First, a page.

They laughed outright.

"Mary, shall we tell Frank what we intend those herbs for?"

"By no means, he does not deserve to know."

"Ah! I see Terence was right after all, in his opinion of woman's nature—'When you request, they refuse; when you forbid, they are sure to do it.'"

"Come, girls, come! I have business at home;" said Mr. Hamilton, and they set out homeward. They had not proceeded far, when Mary exclaimed, pointing behind her,

"Oh, uncle, that woman will be killed! Can nobody help her?"

"She will certainly be thrown from her horse!"

A party of five or six Mexicans were riding with their usual rapidity toward them. An elderly woman in the rear had evidently lost control of her fiery horse, which was plunging violently. The other members of the company seemed unable to render any assistance, as their own could scarcely be restrained. The unfortunate Señora was almost paralyzed with fright; for instead of checking him by the reins, they had fallen over his head, become entangled in his feet, and, now grasping the mane, she was shrieking fearfully.

"Oh, can't we do something for her!" cried Mary, clasping her hands.

"I do not see how we can assist her," said Mr. Hamilton.

"At least, let us try;" and they hastened to the spot where the infuriated animal was struggling.

"Stand back, girls! you can do nothing."

He made several ineffectual attempts to catch the bridle, as the forefeet rose in air, and at last succeeded in getting one end. He bade the woman let go the mane, and slide off. She did so, but some portion of her dress was caught in the saddle, and she hung suspended. The horse feeling the movement, again plunged, despite Mr. Hamilton's efforts to hold him down. The scene was distressing indeed, as she was raised and then, flung down again.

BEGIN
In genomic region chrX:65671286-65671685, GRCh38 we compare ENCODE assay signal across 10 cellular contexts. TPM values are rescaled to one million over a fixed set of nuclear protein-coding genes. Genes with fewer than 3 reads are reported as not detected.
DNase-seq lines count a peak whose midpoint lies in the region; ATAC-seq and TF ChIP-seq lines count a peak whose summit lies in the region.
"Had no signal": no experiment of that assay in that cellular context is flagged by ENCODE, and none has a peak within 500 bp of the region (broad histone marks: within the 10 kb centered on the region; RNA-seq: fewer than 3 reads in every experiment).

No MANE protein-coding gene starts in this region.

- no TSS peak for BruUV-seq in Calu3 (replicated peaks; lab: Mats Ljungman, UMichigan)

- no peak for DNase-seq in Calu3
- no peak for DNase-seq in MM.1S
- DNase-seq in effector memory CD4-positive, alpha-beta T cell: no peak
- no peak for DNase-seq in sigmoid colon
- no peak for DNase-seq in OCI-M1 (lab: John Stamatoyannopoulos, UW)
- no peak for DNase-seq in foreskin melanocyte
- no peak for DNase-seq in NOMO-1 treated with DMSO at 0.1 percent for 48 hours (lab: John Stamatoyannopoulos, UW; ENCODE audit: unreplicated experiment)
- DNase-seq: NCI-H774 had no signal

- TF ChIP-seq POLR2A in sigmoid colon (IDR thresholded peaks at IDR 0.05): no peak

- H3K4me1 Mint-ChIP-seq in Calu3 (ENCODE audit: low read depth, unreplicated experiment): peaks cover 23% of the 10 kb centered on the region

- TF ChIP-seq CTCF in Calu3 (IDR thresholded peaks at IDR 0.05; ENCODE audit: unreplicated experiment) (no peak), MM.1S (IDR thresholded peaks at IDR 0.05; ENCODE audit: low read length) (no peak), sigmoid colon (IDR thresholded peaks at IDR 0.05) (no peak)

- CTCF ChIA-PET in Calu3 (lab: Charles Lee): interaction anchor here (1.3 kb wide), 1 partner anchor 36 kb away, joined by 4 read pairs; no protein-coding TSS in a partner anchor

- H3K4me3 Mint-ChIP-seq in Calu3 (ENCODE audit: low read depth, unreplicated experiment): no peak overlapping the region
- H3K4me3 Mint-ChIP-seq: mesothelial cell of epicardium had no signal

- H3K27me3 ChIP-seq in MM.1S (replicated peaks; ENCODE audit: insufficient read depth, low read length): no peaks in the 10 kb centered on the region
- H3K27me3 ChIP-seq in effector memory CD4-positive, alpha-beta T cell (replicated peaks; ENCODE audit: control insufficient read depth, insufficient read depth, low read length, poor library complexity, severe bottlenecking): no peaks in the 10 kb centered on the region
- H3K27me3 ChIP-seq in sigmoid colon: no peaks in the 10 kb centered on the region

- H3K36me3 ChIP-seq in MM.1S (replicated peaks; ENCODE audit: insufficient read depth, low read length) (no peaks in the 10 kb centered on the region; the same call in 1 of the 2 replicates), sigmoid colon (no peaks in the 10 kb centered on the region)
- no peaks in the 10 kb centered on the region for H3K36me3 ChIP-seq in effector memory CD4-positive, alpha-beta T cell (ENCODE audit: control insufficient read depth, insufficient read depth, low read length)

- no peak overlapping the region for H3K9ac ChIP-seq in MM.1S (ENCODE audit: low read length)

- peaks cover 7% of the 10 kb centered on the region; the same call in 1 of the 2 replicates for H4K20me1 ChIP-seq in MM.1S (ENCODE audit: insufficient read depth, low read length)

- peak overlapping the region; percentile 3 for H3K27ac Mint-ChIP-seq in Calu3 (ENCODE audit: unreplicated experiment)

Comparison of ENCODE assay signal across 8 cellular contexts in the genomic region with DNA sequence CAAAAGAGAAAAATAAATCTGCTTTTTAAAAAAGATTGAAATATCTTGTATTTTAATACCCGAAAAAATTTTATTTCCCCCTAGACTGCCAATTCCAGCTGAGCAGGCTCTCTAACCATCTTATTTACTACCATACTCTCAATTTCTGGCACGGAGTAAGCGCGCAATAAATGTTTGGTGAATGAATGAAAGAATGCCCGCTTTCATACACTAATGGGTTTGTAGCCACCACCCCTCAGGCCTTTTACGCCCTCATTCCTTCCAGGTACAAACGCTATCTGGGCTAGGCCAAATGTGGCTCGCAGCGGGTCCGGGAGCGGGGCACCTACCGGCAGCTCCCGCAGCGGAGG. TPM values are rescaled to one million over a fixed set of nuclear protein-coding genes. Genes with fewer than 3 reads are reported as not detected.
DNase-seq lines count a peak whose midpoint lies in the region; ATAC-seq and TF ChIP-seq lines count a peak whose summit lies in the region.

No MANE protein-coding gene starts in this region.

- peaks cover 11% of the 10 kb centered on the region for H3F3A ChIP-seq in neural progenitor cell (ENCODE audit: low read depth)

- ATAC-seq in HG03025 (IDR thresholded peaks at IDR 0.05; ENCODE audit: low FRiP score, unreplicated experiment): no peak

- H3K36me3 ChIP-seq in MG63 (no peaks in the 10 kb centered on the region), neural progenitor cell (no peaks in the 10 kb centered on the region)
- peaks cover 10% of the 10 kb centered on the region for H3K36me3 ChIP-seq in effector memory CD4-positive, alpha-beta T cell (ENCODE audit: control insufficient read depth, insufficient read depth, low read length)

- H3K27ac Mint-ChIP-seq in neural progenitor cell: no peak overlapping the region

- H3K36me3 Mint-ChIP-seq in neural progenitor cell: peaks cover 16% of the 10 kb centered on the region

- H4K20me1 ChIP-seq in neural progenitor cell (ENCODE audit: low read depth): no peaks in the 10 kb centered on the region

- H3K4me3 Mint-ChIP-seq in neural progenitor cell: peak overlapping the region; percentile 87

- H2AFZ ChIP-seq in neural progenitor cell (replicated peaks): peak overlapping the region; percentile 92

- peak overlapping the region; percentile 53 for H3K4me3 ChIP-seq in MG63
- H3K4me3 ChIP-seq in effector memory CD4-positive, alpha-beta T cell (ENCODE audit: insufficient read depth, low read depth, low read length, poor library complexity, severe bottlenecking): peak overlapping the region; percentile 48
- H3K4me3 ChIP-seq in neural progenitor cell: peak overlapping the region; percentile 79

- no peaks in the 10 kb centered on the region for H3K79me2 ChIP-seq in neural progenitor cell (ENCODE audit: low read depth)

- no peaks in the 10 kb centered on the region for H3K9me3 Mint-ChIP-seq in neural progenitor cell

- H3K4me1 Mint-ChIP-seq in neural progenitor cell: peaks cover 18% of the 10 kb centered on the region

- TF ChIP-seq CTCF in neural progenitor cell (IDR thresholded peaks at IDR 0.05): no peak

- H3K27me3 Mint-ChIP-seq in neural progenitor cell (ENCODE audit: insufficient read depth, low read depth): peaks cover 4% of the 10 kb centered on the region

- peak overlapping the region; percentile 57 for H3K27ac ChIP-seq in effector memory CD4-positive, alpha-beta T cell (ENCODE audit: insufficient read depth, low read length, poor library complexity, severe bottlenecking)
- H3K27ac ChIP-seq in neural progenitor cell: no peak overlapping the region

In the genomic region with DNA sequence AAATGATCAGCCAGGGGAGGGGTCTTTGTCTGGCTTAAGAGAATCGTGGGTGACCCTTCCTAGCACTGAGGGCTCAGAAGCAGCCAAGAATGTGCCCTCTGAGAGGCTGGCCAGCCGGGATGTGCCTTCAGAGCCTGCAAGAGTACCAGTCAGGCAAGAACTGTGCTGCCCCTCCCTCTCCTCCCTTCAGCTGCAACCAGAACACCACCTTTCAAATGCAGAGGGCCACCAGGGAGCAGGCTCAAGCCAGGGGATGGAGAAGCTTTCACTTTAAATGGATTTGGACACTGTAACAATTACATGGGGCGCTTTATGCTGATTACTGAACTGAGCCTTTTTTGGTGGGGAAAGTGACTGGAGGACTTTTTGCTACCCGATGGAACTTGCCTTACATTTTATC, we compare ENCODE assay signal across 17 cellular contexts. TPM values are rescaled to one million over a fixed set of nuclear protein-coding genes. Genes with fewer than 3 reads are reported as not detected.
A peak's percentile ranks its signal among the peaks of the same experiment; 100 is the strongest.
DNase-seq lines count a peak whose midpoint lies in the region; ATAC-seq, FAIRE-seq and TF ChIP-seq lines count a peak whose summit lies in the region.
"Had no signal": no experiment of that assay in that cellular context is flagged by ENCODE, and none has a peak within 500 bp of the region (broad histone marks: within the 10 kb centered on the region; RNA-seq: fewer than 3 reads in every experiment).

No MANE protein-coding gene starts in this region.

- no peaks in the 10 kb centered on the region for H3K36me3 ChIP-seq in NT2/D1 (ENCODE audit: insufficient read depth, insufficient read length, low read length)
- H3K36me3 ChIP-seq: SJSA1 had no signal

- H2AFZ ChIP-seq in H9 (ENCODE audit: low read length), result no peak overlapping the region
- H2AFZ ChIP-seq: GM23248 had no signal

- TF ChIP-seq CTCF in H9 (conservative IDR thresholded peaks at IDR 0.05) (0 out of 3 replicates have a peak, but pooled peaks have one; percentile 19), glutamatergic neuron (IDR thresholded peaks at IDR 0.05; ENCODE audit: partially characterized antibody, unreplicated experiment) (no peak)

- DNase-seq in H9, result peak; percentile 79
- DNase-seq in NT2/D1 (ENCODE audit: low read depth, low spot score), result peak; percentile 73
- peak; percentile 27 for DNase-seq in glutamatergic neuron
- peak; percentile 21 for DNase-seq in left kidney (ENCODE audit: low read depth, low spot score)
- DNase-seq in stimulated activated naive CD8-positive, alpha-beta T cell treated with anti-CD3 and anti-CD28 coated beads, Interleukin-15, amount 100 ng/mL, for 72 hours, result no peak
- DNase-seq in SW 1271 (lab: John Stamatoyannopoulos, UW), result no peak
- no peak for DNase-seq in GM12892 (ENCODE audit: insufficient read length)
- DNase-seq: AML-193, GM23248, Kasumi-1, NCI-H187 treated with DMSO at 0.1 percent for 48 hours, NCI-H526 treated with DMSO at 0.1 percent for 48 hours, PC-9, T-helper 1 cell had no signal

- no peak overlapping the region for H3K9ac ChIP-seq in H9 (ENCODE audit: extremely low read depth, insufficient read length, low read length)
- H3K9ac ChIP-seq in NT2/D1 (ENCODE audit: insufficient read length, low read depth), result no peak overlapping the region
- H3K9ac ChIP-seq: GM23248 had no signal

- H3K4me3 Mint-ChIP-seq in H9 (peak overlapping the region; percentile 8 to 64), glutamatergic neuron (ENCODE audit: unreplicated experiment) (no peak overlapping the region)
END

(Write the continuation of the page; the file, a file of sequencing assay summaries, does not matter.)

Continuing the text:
Mary saw the danger, and rushing round the enraged horse, fearlessly pushed off the piece which was attached to the pommel of the saddle, and freed the unfortunate matron. The horse, feeling relieved of his burden, gave a desperate bound, and rushed off down the street.

Florence shrieked, and sprung to her father's side. Mary was bending over the moaning woman, but turned suddenly, and saw her uncle stretched at Florence's feet. He was insensible, and a stream of blood oozed from his lips. They raised his head, and motioned to the Mexicans, that now gathered round, for water; some was hastily procured, and then Mary entreated one of them to go for Dr. Bryant: as she spoke, the tramp of hoofs caused her to look up, and she perceived him urging his horse toward them. He flung the reins to a man who stood near, and bent over the prostrate form.

"There is some internal injury, I see no outward wound; how did this happen?"

Florence briefly explained the manner in which her father received a kick on the chest. Happily, they were near their own home, and, with the assistance of two men, Dr. Bryant carefully bore him in, and laid him on a couch near the open window. A restorative was administered, and soon the sufferer opened his eyes. The flow of blood had ceased, but he lay quite exhausted.

The physician examined the wounded place, and assured Florence there was no fracture.

"I am afraid some blood-vessel is ruptured?" said she, anxiously.

"It is only a small one, I hope, but cannot tell certainly for several days. He must be perfectly quiet; the least excitement might prove fatal, by causing a fresh hemorrhage."